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Where Would You Be Today Without Social Media Tools?

Where Would You Be Today Without Social Media Tools?

Where Would You Be Today Without Social Media Tools?

    Social media is becoming completely integrated in our lives.  It has altered the way we communicate as human beings

      and changed the way we do business.  It has flattened corporate hierarchies and tightened our relationships.  Of course, traditional ways of networking and messaging still hold true, such as text messaging, email, phone calls and in-person “meetups” (tweetups in the social media world).  The greatest part about this technological alteration is that you get to choose which social networks you want to participate in, how much time you spend per week engaging with others and what your career aspirations are (and how these tools can get you from point A to B).  The decision is yours and the power is in your hands. From a business standpoint, social media tools are free advertising and allow you to target and measure the impact of marketing programs.  From the individual perspective, these tools can literally regulate your day-to-day operations and routines.

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      What social media tools are there?

        There is a social media tool to satisfy every type of person.  Of course, there are the industry titans such as Twitter, Facebook, LinkedIn, MySpace and YouTube.  There are others that are still commonly used and well-known, such as Delicious, Stumbleupon, Digg, Reddit, and Flickr.  These tools can help you regulate your life if they are paired together.  For instance, I use Google reader in combination with Delicious to sort through articles and save my favorite ones.  From there, I can link to those saved articles on my blog or push them out through Twitter.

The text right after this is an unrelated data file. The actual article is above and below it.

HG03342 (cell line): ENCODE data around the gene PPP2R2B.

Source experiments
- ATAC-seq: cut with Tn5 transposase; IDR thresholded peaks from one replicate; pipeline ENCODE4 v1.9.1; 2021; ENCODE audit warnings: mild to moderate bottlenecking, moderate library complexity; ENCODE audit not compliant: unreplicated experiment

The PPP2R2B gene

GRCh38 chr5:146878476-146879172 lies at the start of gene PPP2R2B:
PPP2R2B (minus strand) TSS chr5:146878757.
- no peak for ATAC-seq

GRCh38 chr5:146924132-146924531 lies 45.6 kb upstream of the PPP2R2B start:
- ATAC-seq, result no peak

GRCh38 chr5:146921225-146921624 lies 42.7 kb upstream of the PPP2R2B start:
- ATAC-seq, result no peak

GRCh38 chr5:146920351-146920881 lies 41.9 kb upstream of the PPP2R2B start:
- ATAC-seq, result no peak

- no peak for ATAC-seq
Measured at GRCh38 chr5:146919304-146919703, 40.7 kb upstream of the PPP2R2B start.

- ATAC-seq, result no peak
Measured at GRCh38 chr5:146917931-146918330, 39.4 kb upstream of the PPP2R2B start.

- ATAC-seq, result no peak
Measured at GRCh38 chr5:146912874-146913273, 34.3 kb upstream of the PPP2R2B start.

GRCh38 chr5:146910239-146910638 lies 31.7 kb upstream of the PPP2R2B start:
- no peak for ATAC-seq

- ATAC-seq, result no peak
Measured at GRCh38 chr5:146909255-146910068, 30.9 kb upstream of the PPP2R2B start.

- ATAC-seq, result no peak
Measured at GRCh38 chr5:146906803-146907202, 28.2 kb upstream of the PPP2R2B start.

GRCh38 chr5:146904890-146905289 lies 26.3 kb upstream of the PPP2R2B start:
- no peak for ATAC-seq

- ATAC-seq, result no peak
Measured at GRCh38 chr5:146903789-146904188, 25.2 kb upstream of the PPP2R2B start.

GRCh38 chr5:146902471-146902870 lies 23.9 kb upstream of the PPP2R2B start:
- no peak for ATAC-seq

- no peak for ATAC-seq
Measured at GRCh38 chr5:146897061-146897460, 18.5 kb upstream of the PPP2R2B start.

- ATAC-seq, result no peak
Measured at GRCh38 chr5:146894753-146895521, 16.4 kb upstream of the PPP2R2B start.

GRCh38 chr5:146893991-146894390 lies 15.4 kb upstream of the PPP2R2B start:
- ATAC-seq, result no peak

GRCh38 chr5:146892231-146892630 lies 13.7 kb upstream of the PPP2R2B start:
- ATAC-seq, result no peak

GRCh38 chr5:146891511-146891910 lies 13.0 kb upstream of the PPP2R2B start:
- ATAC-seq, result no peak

Our habits have changed because of the social revolution/evolution. I bet you wake up each morning and check your RSS feeds instead of navigating through the WSJ or Us Weekly.  What’s the point of going to all these sites, when the information can travel right to your “doorstep.”  In some ways, social media has made us lazier, yet it has made us more productive simultaneously.  If you have a question you want answered, all it takes it one tweet.  Twitter has become the ultimate customer service machine (ask Comcast or GoDaddy).

        Need to book a flight, peruse reviews of destinations and mingle with fellow travelers, then join travbuddy.com.  Do you go to Church?  Yes, there’s even a social network for people who go to Church.  For all you knitters and crocheters out there, there is a social network for you at ravelry.com.  You can manage and live your entire life online now with all of these tools.  Of course, I would recommend that you get out there and meet people because reality always trumps virtual reality.

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        What the experts are saying

          After speaking to a diverse group of social media experts, I’ve come to a few major conclusions.  The first is that social media has enabled us to connect to many people across the world, without much effort.  Without that level of connectivity, it’s harder to make new friends and keep in touch with previous acquaintances.

          Also, the feelings and emotions that these bloggers get from participating in social media keeps them active.  When you take away these social tools, it hurts productivity and it simply makes life a lot more dull.  Your life is made up of relationships that you grow like plants and when they blossom, new opportunities surface. Social media tools create an environment where you can develop more relationships, with people who have common interests.  If you don’t believe me, then here’s what the experts say:

          “A social media free Web would be quieter and less fun – more about finding information than it would be about gaining and nurturing relationships, forcing us to find digital connections, instead of personal connections, to achieve our goal.”

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          “Without the help of social media I would probably not have connected with so many people or gotten a whiff of so many exciting ideas and opportunities.”

          “I would be 20% more productive but have 20% less friends!”

          “Instead of fun-filled moments connecting with friends, downtime would be sadly predictable and stunningly boring.”